Writers will rise to the level of talk around them.
When I heard Katie Wood Ray say this (at a conference long ago), I remember feeling this tremendous kinship with her. It was affirmation of a shared faith in the capacity of our youngest writers.
Over time, conferring with writers of all ages, I have found this to be consistently true. The first time a writer hears, “So how’s it going?” or “What are you working on as a writer today?” her instinct might be to slide what she’s working on across the desk in my direction.
When I don’t take the bait, when I counter with some version of, “What would you like me to read for?” or “What kind of feedback might help you most today?” the writer realizes that more will be expected of her than to passively ingest whatever my opinion of her writing might be. This will be a conversation, not an evaluation.
The next time I confer with that writer, she’s not surprised by my questions. She might not (yet) be entirely confident in how to take on all that agency, but she’s getting closer. She understands that I’m not going to direct the conference—I want to hear what her plans are for the writing, and we’ll go from there.
Eventually, after multiple conferences, she’ll jump right in when approached: “Hey, so I’m trying to. . . and I’m wondering if you can please read here and let me know if this part. . . .”
She will rise to the level of talk expected of writers in the workshop.
So. . . what happens when the “workshop” is a virtual Google Classroom?
We’re two weeks into the Slice of Life Challenge (from the Two Writing Teachers Blog), where students are striving to craft a narrative piece of writing (in any form) every day during the month of April. Because part of the challenge is for writers to share their writing and to give feedback to others, Google Classroom seemed like an ideal place to house all this writing energy.
We have about 80 students in grades 3-5 who have opted in to the challenge. Audience and efficiency were the primary drivers in the Google Classroom decision, since I’m a building level Instructional Coach organizing this challenge for multiple classrooms. Community and safety were highest on my list in terms of priorities as we got rolling.
I wanted to be able to coach into their writing, to share the kind of feedback that not only encourages kids to keep writing but that also has the potential to move writers. I have to admit, I was nervous about how feedback might be received when it wasn’t shared side by side in the workshop. Body language and affect are an important part of building rapport while conferring. I also had some worries about the kinds of feedback kids might leave for each other.
The first few days of April, I made sure to leave feedback on as many student slices as possible. I was intentional about making it descriptive feedback: name what the writer does, then describe the impact of that action/choice on the reader. Leave it to the writer to decide if that was his or her intended effect. (Clearly, my feedback mentors include Peter Johnston and Mark Overmeyer.)
When I fell behind, it was Regie Routman in my ear: “If you have time to read everything your students are writing, then they’re not writing enough!” I stopped feeling guilty and continued giving feedback. My goal was for students to start giving each other feedback anyway. I didn’t want it all to come from me. If we were going to collaborate as a community of writers, then we all needed to be sharing feedback and cheering each other on.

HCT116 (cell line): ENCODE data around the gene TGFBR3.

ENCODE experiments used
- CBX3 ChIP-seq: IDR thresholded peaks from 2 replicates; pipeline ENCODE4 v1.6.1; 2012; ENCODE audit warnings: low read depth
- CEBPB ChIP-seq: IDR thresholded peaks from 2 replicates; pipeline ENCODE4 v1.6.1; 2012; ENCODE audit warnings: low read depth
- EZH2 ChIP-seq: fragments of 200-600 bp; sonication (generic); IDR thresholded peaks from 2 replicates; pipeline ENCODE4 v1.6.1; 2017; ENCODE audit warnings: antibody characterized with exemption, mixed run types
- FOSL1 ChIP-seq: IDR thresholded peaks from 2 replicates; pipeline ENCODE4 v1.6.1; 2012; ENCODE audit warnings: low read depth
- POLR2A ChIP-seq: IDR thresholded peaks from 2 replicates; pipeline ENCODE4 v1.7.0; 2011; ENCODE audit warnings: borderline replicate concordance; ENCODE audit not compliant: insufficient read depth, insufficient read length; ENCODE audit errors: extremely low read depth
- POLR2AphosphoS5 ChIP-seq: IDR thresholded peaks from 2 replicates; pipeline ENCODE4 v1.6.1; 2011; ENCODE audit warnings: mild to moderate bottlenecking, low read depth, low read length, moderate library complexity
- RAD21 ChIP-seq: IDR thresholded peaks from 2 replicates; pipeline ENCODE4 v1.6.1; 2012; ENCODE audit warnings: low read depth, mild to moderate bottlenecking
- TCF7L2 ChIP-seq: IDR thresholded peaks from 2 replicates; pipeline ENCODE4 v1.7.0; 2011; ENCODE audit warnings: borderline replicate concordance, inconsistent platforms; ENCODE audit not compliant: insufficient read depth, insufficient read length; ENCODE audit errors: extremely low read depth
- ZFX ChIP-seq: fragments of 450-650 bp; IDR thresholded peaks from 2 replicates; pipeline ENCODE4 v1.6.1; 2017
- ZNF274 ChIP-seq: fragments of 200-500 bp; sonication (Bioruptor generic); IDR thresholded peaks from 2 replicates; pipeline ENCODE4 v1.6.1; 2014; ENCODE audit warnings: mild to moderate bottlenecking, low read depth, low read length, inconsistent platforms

I did wonder about the impact of this feedback. I couldn’t possibly be in writing workshop with all these kids across classes and grade levels every day. Besides, most of the writing was happening outside of workshop anyway. I wondered: Would the feedback in Google Classroom make a difference? Would kids keep writing? Could I coach them as writers virtually?
I should have known better than to worry.
Two magical things happened. And almost right away.
One, I saw evidence of student writers taking feedback and integrating it into their next slices of life.
A couple of days later, this same student posted:
Because kids were writing so much (a slice a day every day in the month of April is the goal), they had a chance to apply feedback immediately. Then they received more feedback. And right back to writing. Super motivating (and not at all a surprise, based on the research around feedback).
Even more incredibly, I saw evidence of students beginning to give each other feedback that was modeled on the feedback they were receiving. They were noticing the impact of comments in Google Classroom that moved them as writers versus comments that were simply affirming or evaluative (e.g. Good job! I liked this!).
Student writers do want affirmation. . . and they also want to grow. They left feedback for each other that addressed both of these needs:
Due to the sheer volume of slices and comments in our Google Classroom–so many mentors–we began to see more and more student feedback that looked like this:
I should have known that writers would rise to the level of “talk” around them. With strong models of the kind of feedback that makes a difference to writers, of course they began to craft that same level of feedback for each other.
We know this is true in our writing workshops, which means it is possible to build this same type of community–a community that values and expects a high level of talk–in digital spaces.